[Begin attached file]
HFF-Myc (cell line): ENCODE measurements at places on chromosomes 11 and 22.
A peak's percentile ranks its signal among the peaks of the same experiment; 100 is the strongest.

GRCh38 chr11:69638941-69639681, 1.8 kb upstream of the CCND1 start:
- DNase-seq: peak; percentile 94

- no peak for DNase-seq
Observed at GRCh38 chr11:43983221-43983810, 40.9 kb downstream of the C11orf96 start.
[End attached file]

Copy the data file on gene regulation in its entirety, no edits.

HFF-Myc (cell line): ENCODE measurements at places on chromosomes 11 and 22.
A peak's percentile ranks its signal among the peaks of the same experiment; 100 is the strongest.

GRCh38 chr11:69638941-69639681, 1.8 kb upstream of the CCND1 start:
- DNase-seq: peak; percentile 94

- no peak for DNase-seq
Observed at GRCh38 chr11:43983221-43983810, 40.9 kb downstream of the C11orf96 start.